Travelling Matters: Rereading, Reshaping, Reusing Objects Across The Mediterranean, Haifa, HCMC 8th September 2022
Full Call for Papers Available Here: CfP with deadline July 15th
In the last two decades, objects have become increasingly relevant to historical studies as the primary focus of research discussing cross-cultural relations. Objects are produced, used, modified, preserved and destroyed according to historically specific political and cultural settings, thus providing researchers with information and insights about their original background. However, they can also throw light on a large array of cross-cultural encounters when their mobility is put to the fore. Objects can move by being bought, gifted, bartered and sold, borrowed or stolen, collected and dispersed, just as they can be modified, repaired, reshaped, repurposed and destroyed in the process. The Mediterranean, as a barrier and as a meeting place for different polities and communities, and as the setting of conflicted experiences of cultural, political, economic and social transformation, easily lends itself to this kind of historical analysis.
The workshop “Travelling matters: rereading, reshaping, reusing objects across the Mediterranean” intends to tackle objects as sources and subjects of the history of cross-cultural encounters in innovative ways. Primarily, we intend to discuss objects flowing in all directions, thus avoiding the kind of narrowing perspectives embedded in the study of one-way routes, such as that which goes from the North to the South or from the East to the West. Moreover, the category of objects as we understand it should be as large as possible, including items such as food, drugs, books, manuscripts, maps, antiques, human remains and relics (as objects to study, ancestors to bury or to worship), clothing, minerals, plants, fossils, tools and scientific instruments, objects of use and objects in precious materials. The materiality and mobility of such items should be underscored along with the practises and knowledges with which they are intertwined.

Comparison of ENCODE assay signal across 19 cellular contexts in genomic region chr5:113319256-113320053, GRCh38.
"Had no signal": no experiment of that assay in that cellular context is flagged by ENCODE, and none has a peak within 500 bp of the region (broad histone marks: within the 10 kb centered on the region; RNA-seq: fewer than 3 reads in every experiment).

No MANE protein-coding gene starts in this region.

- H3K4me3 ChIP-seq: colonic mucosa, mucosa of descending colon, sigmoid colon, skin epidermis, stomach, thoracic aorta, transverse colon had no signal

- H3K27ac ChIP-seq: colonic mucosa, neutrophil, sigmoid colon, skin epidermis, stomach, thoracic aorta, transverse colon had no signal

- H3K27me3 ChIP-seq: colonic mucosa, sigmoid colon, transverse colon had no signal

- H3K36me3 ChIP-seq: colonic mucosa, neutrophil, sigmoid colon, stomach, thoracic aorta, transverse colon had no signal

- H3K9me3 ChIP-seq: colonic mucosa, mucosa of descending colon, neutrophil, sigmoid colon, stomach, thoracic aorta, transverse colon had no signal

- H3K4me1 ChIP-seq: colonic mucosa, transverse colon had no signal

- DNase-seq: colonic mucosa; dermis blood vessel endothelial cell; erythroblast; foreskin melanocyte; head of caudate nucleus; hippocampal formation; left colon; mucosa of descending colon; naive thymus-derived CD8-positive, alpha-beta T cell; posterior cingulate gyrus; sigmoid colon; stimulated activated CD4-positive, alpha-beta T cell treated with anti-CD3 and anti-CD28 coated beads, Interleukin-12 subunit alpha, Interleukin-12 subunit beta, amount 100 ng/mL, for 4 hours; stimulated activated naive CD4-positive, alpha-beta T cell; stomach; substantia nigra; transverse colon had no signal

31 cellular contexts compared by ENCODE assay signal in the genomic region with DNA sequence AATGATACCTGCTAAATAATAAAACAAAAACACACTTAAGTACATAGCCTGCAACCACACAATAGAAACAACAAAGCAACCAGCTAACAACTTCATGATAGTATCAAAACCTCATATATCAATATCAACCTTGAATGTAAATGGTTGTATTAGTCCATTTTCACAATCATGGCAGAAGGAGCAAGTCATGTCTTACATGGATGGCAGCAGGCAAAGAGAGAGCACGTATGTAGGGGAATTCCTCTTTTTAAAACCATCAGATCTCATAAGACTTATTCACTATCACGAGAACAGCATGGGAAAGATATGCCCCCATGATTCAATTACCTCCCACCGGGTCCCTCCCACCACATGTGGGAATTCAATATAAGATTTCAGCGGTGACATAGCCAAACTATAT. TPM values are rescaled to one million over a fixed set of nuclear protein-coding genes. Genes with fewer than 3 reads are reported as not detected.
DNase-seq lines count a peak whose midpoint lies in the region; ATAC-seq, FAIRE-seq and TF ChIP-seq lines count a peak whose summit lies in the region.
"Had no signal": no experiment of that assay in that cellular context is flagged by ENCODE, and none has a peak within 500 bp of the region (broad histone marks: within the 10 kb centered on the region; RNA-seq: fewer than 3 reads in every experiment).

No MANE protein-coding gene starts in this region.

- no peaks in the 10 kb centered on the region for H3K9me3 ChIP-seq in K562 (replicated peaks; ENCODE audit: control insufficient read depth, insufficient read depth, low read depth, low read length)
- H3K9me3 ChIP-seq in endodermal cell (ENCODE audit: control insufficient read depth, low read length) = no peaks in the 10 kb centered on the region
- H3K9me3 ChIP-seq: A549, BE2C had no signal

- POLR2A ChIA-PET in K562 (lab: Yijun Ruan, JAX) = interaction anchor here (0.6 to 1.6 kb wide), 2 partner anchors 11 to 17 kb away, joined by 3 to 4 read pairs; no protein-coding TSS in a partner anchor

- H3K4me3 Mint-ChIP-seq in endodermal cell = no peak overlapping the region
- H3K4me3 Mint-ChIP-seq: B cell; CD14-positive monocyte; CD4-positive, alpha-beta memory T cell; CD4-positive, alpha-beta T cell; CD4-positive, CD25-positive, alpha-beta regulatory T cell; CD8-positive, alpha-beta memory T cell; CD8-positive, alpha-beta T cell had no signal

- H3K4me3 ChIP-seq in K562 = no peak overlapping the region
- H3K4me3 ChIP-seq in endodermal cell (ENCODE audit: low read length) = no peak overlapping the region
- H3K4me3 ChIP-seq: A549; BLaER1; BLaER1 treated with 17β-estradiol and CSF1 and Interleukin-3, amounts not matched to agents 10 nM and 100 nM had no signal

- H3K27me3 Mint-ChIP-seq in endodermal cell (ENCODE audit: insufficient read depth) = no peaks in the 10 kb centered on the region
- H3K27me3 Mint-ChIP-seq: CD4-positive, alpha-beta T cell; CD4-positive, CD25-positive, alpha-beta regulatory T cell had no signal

Secondly, we wish to concentrate on the “second-handedness” of displaced objects: in other words, how and why moving objects acquire new functions and new meanings as they are displaced and with what consequences for the relations between the communities involved? How and why displaced objects can be lost or forgotten just so that they can later re-emerge and be repurposed? What kind of relationship can be established between such repurposing on the one side, and political or cultural change on the other? In which ways do these processes affect and are affected by the historical shaping of individual and collective identities? What kind of emotional investments in the objects (thoughts, feelings, and behaviours) accompany their possession, their peregrinations, their reclaims? Were the objects used for nation- building, trying to create a national identity, or on the contrary for affirming local and regional identities in tension with the national and centralising one?
Both these perspectives demand a broad chronology, extending from antiquity to the present-day, and for the intersection between different time frames, from the relatively narrow scale of individual objects being displaced across the Mediterranean to the much larger one of the histories of their reinterpretation and repurposing.
The organisers intend to publish a peer-reviewed selection of papers from the conference; accepted speakerswill be requested to provide a 2,000-word draft by 15th July 2022.